I bought 4 turkey legs and 4 thighs for my stock but I also had in my freezer 3 chicken carcasses (2 uncooked and 1 from a store bought roasted chicken) along with some wings. I started by lightly coating the raw poultry in some olive oil then I sprinkled them with salt, pepper and sage and I put all the parts onto a cookie sheet and roasted them at 450 for 45min. - to 1 hour.





I got a lot of brown bits on the cookie sheet. Do not throw out the brown bits. That's flavor and that my friend is what makes gravy.  Deglaze the pan with a bit of white wine or even water will work and scrape those bits into a bowl.


Next, in a large stock pot, saute the onion, carrot, leeks and celery until the onion is starting to brown. Add your roasted poultry and add enough liquid (purchased stock  and/or water) until it covers the whole thing by an inch or so. You can use a lot of different vegetables and even herbs if you want to but for this stock, I went with just the basic veg and meat.



Now, simmer the stock. Do not boil. Simmer the stock and don't stir it for about 3 hours. During the 3 hours you can skim any fat that comes to the top and use that fat when you make the gravy. After the 3 hours is up, you can drain off the stock and start the process again starting with cold water. Take the meat off the turkey legs/thighs that you roasted earlier and pop those bones back into the stock pot. In the picture below, you can see that the stock reduced around 2 inches from where it started.



The second batch of stock may look really cloudy but that's okay. It probably won't be as dark as the first batch of stock but it will still have good flavor.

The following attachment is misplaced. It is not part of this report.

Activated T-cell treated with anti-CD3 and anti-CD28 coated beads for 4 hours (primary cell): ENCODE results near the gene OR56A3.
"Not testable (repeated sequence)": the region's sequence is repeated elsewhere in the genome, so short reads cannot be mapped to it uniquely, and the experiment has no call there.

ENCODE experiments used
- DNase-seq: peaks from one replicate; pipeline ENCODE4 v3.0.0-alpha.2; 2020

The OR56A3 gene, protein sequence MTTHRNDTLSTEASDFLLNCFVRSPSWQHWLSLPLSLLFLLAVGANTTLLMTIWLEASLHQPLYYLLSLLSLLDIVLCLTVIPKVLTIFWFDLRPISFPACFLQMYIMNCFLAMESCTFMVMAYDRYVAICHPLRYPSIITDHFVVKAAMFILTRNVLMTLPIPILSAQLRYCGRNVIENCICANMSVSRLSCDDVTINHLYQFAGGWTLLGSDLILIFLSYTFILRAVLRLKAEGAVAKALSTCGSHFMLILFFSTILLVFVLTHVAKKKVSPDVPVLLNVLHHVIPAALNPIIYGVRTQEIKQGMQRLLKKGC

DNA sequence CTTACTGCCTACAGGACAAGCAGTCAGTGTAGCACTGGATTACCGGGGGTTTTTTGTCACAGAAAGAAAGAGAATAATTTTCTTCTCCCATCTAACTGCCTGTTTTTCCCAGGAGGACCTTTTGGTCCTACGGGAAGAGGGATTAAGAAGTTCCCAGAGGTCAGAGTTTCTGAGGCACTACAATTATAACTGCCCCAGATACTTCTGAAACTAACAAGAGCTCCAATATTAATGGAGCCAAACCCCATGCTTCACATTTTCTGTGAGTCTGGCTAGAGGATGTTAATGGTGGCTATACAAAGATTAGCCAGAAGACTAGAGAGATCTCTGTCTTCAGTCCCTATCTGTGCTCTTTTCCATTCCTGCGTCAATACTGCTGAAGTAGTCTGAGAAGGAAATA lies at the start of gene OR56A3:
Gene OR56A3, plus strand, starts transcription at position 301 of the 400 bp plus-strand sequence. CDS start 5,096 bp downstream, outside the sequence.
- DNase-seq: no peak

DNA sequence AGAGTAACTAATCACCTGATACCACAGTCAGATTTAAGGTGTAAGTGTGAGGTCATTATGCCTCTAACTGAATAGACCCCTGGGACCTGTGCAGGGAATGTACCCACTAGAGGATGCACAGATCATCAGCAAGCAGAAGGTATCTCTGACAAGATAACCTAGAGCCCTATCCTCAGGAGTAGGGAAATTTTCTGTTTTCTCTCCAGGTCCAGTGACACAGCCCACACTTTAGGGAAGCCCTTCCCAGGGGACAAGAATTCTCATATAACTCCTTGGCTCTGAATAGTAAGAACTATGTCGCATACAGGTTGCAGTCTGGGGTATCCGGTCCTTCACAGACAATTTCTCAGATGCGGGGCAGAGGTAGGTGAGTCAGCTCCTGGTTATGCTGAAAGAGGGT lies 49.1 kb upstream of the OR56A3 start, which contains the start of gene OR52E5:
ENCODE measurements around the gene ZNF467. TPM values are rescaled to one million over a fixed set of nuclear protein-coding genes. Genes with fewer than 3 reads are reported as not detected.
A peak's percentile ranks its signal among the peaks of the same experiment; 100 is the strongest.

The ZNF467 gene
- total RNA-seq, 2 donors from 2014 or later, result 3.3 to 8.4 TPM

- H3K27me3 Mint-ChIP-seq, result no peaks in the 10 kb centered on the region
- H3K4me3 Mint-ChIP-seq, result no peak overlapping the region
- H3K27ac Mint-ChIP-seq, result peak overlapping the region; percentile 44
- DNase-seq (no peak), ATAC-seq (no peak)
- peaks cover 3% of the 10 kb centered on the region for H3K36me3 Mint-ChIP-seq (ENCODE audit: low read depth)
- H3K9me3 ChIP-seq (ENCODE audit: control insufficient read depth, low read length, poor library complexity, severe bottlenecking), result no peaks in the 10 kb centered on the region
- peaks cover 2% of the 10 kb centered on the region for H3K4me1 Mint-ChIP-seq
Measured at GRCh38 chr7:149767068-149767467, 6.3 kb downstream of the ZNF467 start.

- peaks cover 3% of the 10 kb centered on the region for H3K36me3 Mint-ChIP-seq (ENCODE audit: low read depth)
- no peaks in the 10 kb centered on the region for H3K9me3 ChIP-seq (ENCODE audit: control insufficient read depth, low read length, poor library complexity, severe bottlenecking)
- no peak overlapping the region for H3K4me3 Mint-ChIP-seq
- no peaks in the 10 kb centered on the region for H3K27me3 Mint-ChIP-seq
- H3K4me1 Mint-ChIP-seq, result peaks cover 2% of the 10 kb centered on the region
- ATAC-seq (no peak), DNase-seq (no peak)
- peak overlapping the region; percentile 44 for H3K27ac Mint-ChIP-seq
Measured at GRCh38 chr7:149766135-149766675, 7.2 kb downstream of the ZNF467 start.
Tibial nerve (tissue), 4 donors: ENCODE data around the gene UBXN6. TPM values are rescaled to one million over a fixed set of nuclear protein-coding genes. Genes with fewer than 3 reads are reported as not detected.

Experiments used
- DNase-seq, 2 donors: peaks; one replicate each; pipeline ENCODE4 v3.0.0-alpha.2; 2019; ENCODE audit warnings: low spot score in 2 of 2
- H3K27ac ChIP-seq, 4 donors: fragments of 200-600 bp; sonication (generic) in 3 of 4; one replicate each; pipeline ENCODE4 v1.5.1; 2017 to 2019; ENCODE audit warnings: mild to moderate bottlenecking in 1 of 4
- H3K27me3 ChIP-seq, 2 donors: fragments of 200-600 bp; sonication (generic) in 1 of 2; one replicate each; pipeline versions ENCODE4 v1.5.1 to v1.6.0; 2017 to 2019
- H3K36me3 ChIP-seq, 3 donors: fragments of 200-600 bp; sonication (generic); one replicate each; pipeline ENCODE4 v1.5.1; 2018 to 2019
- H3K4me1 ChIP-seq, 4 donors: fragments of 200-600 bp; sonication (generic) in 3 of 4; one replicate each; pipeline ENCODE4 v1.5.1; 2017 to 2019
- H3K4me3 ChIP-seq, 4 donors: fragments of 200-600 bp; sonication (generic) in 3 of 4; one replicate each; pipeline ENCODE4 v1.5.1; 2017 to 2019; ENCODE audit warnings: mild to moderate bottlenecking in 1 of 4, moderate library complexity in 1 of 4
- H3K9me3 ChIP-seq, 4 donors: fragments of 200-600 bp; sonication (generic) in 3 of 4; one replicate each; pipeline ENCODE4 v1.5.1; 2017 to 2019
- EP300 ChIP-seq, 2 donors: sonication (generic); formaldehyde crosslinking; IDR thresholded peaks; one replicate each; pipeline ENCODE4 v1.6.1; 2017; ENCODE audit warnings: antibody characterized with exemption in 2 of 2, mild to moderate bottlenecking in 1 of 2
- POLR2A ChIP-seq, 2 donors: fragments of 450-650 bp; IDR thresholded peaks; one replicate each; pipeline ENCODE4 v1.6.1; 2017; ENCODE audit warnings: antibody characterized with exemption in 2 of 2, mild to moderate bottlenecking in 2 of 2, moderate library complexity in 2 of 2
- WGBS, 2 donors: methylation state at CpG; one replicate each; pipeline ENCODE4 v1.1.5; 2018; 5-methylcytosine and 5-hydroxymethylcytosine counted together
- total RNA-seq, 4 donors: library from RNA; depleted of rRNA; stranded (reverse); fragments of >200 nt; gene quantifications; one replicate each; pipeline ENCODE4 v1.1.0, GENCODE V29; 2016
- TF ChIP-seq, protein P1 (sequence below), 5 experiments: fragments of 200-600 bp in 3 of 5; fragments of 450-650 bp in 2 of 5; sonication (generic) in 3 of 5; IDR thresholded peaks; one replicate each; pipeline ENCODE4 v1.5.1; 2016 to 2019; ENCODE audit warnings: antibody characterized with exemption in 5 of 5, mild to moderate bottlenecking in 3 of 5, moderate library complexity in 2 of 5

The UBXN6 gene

Once your stock is cooled let it sit overnight in the refrigerator. The fat will rise to the top and you can skim that off and use the fat to start the roux for your gravy. The stock will now look and shake like brown turkey flavored jello. It may look scary and weird but that's what it's supposed to do. The gelatin in the bones sets the stock up like... well jello. Below is a picture of the stock after 3 hours of simmering with the fat layer at the top.







Friday, November 17, 2017

French Cooking Class - Sauces

At my cooking class, we learned how to make emulsion type sauces. We learned how to make a hollandaise sauce, which we put over the classic poached egg and toast.


We also made a mayonnaise and roasted potatoes.


And we made a white wine sauce for our hamburgers with caramelized onions, along with a ceasar salad with dressing. All of that was in just one day! Needless to say, I'm usually stuffed at the end of class.



The following week was salad week and all we did was chop a lot of veggies and make salad dressings and a pumpkin soup. It was definitely a lighter meal but I was still just as full.